PSP Review

Disgaea: Afternoon of Darkness

Richard gets political

If you were feeling cruel towards the PSP, you might say that it doesn't have a whole lot going for it except PS2 ports. That's a discussion for another time, but the fact remains that Disgaea: Afternoon of Darkness is a faithful port of the original Disgaea: Hour of Darkness from the PS2. After the original game spawned a sequel and an anime series (as well as a promised third entry on the PS3), it was not surprising that that it was added to the PSP's impressive collection of PS2 ports.

The game involves playing as Laharl, Prince of the Netherworld. His father has recently died (whether or not through natural causes) and Laharl has a fairly rough time of things for a while. The storyline treads that glorious Japanese RPG path of the slightly ridiculous mixed with the strangely banal.

Anyway, the gameplay is based around two core sections. Laharl and his little chums spend a lot of time in his castle, seemingly preparing for missions and having a good old chinwag. The story is really quite dialogue-heavy, and it all takes place in this castle section. The rest of this area is basically about finding merchants and buying stuff from them. Disgaea: Afternoon of Darkness

When I say that this is roughly half the game, you realise how story-based the game is. Of course, the story ticks all the boxes required to step up to the challenge, too.

The other side of the coin are the battle sections. Once Laharl has chosen a mission, usually centred around defeating his rivals for leadership of the Netherworld, the gang troops out of the castle and gets stuck into some baddies (or goodies, depending on which you want to look at it).

The battle system itself is fairly standard turn-based fair. If you have played Popolocrois or Lord of the Rings: Tactics on the same platform, you will have a fairly good idea of what is expected of you - each character takes turns to walk up to an enemy and hit them. If you surround an enemy, you get bonus damage, and you can use spells and powers as long as you have the power available. Nothing especially new there. The main difference is the addition of special squares on the board known as Geo Panels. If you have a character standing on one, they may get special bonuses or de-buffs, depending on the character and the colour of the square. Certain powers can also change the colour, adding a bit more of a strategic element.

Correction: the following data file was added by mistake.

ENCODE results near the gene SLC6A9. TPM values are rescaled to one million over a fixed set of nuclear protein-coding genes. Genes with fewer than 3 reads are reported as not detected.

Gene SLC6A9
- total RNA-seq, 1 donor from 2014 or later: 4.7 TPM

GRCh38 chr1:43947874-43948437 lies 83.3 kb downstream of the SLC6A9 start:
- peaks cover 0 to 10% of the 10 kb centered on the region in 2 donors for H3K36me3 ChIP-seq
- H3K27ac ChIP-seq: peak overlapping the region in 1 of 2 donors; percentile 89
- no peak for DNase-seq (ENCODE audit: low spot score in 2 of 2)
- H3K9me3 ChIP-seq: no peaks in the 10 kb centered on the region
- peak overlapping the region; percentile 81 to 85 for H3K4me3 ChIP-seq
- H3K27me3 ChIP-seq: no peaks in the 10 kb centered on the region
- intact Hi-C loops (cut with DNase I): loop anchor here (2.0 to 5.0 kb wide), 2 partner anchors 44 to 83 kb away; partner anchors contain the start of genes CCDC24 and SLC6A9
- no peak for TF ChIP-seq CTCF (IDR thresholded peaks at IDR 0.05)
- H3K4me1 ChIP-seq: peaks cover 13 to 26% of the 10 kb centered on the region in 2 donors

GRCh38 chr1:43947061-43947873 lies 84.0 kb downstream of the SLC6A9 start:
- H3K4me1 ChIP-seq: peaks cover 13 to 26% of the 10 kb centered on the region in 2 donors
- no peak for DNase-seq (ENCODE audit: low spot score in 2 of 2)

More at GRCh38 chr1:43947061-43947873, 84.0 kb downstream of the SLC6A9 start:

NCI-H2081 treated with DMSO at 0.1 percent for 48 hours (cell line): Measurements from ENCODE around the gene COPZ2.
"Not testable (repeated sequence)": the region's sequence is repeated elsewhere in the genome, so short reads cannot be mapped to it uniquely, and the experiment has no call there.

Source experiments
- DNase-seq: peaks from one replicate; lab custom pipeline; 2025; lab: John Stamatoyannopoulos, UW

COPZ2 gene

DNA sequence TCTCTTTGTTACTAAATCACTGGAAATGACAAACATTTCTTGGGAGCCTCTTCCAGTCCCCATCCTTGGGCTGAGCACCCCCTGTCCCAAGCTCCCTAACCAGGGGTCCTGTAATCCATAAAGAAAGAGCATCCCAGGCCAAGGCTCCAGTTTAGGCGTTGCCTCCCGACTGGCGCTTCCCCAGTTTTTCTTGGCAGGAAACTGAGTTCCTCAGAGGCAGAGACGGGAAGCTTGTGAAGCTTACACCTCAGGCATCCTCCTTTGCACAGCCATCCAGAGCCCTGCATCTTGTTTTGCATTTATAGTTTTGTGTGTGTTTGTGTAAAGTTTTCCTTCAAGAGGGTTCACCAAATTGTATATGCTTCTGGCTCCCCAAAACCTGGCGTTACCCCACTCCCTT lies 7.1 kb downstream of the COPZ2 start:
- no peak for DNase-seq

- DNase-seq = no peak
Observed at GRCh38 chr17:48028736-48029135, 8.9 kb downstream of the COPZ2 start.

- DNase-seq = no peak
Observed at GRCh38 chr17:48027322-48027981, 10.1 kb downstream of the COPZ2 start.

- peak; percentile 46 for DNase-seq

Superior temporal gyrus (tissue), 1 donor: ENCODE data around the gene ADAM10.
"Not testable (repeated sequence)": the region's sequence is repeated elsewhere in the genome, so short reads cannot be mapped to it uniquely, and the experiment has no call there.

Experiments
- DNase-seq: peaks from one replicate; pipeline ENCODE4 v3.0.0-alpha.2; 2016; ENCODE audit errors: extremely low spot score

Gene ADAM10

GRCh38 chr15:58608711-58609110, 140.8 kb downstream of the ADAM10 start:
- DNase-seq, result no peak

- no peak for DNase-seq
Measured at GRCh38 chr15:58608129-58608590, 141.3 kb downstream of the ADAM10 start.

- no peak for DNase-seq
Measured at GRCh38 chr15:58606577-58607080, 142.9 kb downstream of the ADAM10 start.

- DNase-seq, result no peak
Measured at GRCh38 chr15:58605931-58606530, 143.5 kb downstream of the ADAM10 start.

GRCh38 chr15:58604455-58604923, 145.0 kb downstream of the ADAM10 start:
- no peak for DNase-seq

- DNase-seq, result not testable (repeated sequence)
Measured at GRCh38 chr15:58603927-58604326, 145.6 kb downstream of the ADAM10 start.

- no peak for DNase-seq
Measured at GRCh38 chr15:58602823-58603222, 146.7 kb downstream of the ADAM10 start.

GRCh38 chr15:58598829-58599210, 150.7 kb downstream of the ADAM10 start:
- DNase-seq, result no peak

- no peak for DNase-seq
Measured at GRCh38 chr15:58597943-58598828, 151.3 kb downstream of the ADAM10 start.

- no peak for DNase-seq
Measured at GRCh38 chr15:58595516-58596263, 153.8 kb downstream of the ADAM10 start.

The battles are all fairly 'by-the-numbers', but once you get back to the castle you can dive into some other aspects of the game. Of course, experience in battle translates into levels for your characters. The characters can stick to their original class, or start levelling a new class (reminiscent of Dungeons & Dragons multiclass characters). You can unlock more possible classes as the game goes on, and so your possible combinations really do get quite overwhelming. Disgaea: Afternoon of Darkness

The hospital also somewhat bizarrely gives out rewards if you get really badly injured, and you can even have a meeting with your party members in the Dark Assembly. Decisions that you make here create some branching plotlines, providing distinct replay-ability. You also need to convince the Assembly to vote for your proposals. In a twist of genius, if they don't you can fight them and make them pass it anyway! If only real politics were this fun.

Once you have beaten the game you will probably agree that Disgaea on the PSP is quite a long and wordy experience, and is probably hard to get into for those unfamiliar with the genre. However, hardcore RPGers who missed it the first time around will relish the deep possibilities and the engaging story. If anything the slightly repetitive battles are the game's biggest downfall. The sprite-based graphics are also slightly dated, but on the small screen are more than passable. If you like your Japanese RPGs and have a lot of time to spend to get the most from the game, it comes highly recommended.

E3 Trailer